Quezon City. A waste and pollution watchdog pressed for stronger curbs on harmful chemicals to ensure the safety of consumers amid brewing concern over the presence of toxic substances in products that can damage human health and the environment.
The EcoWaste Coalition called for stringent policy and regulation of chemicals at the conclusion of their workshop on chemical safety at the University of the Philippines in Quezon City that gathered 150 public health and environmental advocates from Metro Manila and from other parts of Luzon, Visayas and Mindanao.
“By calling for tighter rules on chemicals, we want to halt the unwanted intrusion of harmful chemicals into our bodies as we also seek to protect our vital life support systems from being poisoned. Chemical trespassing has to stop,” Manny Calonzo of the EcoWaste Coalition and the Global Alliance for Incinerator Alternatives said.
“We urge the government, particularly the health, environment and trade agencies, to act with urgency to stop chemical pollution that is already jeopardizing the health of our people, especially the pregnant women, developing fetus, infants, children, elderly, and the agricultural,
industrial, healthcare and waste workers,” Calonzo added.
The “Citizens’ Statement for the Protection of Consumers against Toxic Chemicals” adopted by the participants outlined the basic principles that should guide the formulation of a holistic chemicals regulatory regime that will promote human and ecological health and safety.
Foremost among these is the precautionary principle, which refers to the application of precautionary measures to prevent or minimize potential adverse effects to people’s health and the environment of an activity even if cause and effect relationships are not fully established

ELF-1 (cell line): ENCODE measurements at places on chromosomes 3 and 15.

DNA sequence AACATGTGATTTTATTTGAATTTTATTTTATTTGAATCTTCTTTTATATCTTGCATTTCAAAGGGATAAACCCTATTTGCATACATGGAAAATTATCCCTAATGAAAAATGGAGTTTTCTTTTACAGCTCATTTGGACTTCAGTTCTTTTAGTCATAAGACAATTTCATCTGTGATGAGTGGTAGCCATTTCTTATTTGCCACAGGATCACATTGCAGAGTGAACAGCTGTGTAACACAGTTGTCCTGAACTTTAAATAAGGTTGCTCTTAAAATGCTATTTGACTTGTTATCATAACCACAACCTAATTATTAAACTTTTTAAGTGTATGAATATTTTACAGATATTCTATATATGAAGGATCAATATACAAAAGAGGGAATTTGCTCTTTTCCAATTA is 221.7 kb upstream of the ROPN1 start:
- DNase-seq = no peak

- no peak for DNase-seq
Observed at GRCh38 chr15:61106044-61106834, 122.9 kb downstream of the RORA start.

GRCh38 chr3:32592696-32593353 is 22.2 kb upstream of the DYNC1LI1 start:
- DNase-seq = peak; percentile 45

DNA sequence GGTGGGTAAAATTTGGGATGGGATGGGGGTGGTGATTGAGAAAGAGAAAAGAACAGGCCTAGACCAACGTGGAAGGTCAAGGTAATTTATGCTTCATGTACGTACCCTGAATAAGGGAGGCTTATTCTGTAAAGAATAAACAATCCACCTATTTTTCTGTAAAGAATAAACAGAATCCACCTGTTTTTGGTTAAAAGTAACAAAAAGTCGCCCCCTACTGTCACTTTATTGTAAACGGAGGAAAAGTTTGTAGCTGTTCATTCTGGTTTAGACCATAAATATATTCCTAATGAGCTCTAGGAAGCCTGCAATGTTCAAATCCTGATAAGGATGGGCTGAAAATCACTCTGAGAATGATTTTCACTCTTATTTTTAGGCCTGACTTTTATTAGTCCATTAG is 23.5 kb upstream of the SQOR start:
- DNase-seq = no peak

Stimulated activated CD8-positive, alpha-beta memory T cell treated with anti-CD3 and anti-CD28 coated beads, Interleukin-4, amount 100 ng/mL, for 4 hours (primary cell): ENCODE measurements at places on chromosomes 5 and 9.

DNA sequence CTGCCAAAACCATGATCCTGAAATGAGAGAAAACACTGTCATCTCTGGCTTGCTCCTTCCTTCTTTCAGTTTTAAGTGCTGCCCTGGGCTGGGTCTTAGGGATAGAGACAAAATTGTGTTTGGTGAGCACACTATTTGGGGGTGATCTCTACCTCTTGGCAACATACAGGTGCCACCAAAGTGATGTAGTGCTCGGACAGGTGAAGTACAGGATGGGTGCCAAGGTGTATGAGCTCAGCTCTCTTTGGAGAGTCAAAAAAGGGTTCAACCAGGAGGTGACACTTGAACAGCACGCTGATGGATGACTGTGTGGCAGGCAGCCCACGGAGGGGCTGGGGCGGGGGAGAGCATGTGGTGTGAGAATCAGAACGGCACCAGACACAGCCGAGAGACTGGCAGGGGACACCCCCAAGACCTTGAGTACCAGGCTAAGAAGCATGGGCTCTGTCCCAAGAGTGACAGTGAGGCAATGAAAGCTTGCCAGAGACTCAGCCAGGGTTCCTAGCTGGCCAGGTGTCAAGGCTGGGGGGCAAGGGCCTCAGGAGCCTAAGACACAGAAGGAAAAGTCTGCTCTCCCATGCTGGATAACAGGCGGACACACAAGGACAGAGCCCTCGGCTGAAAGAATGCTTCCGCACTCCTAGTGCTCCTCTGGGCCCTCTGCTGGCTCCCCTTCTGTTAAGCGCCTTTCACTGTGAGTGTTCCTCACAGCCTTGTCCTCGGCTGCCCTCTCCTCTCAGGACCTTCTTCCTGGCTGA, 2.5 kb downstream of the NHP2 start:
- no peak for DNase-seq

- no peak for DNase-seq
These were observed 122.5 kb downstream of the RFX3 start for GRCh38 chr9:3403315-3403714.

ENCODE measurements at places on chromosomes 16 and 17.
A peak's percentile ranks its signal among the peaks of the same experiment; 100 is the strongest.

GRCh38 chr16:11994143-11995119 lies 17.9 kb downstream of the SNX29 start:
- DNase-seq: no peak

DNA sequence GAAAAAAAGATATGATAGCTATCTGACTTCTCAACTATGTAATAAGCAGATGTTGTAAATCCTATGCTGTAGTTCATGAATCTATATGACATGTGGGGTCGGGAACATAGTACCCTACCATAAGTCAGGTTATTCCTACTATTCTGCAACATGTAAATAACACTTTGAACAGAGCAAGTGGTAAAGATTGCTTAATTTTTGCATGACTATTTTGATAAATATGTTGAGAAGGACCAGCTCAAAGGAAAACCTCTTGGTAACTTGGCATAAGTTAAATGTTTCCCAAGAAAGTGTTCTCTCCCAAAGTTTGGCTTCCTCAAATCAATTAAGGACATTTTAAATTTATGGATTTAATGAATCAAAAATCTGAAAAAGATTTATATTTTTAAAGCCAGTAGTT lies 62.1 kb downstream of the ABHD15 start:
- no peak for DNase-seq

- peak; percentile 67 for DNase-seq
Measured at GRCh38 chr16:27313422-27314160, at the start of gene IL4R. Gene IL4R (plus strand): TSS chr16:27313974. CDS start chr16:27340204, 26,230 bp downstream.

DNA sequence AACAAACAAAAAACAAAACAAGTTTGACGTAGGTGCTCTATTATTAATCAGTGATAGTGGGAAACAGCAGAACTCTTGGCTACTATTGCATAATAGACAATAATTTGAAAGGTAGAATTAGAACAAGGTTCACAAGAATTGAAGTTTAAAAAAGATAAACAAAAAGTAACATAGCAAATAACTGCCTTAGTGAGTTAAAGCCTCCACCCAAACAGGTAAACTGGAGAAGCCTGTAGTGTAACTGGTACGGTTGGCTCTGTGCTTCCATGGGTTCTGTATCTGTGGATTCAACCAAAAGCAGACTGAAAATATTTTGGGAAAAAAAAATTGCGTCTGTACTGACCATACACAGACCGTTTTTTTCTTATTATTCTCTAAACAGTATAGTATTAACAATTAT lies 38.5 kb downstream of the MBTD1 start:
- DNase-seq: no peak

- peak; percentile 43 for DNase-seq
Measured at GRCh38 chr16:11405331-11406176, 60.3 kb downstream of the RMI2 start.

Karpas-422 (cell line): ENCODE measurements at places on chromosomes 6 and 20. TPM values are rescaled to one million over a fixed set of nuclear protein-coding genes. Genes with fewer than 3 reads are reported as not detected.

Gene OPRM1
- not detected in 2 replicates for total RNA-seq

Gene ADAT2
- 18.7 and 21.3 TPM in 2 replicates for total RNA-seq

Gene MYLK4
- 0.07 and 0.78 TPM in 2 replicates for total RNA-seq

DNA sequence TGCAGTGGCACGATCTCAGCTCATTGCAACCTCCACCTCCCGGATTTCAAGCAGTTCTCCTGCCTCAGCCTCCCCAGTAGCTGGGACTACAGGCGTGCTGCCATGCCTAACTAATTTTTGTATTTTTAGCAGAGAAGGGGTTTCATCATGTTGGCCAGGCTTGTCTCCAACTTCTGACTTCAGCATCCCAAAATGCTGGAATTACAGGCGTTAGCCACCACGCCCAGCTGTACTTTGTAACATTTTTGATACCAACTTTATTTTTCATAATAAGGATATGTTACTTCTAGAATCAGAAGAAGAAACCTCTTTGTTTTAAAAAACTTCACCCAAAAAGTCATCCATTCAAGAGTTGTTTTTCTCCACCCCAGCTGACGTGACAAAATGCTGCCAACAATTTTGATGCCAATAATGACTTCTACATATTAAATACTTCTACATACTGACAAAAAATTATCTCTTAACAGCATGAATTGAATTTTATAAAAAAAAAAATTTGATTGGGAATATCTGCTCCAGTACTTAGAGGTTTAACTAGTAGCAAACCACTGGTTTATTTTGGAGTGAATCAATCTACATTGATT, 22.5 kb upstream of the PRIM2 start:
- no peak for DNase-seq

Participants, mostly from grassroots communities, also expressed their commitment to contribute to the United Nation’s goal of promoting chemical safety as detailed in the Strategic Approach to International Chemicals Management (SAICM).
SAICM seeks “the sound management of chemicals throughout their life-cycle so that, by 2020, chemicals are used and produced in ways that lead to the minimization of significant adverse effects on human health and the environment."
The “Citizens’ Statement” stressed the need of consumers to have access to vital chemical data, including information on their health effects and disposal, to facilitate informed choices on what to consume and what to reject.
Consumers, the EcoWaste Coalition said, should insist on their personal and collective “right to know” and demand that only safe and toxics-free products are sold in the market.
By asserting our purchasing power and making the smart choice of not buying goods whose production, sale, use and disposal may damage our bodies and the ecosystems can hasten industry shifts to safer substitutes, including non-chemical alternatives,” the EcoWaste Coalition stated.
Towards a toxics-free future, the participants agreed to pursue Zero Waste that will cut not only the volume but also the toxicity of discards and pressed for a ban on toxic substances such as lead, mercury, phthalates and bisphenol A in toys, children’s products, medical devices and other
The participants expressed their support for ongoing campaigns to ban the aerial spraying of pesticide, to enact picture-based health warnings on cigarette packs, and to defend breastmilk, “the first Zero Waste food,” from industry attacks and chemical pollution.
Specific recommendations were also made to the Departments of Health, Environment and Natural Resources, and Trade and Industry as well as to the academe, church, industry and civil society.
Companies were particularly asked to embrace the principle of sustainability, design for the environment, and be liable for the whole cost of pollution and injury from the production, sale, use and disposal of toxic chemicals in their products.
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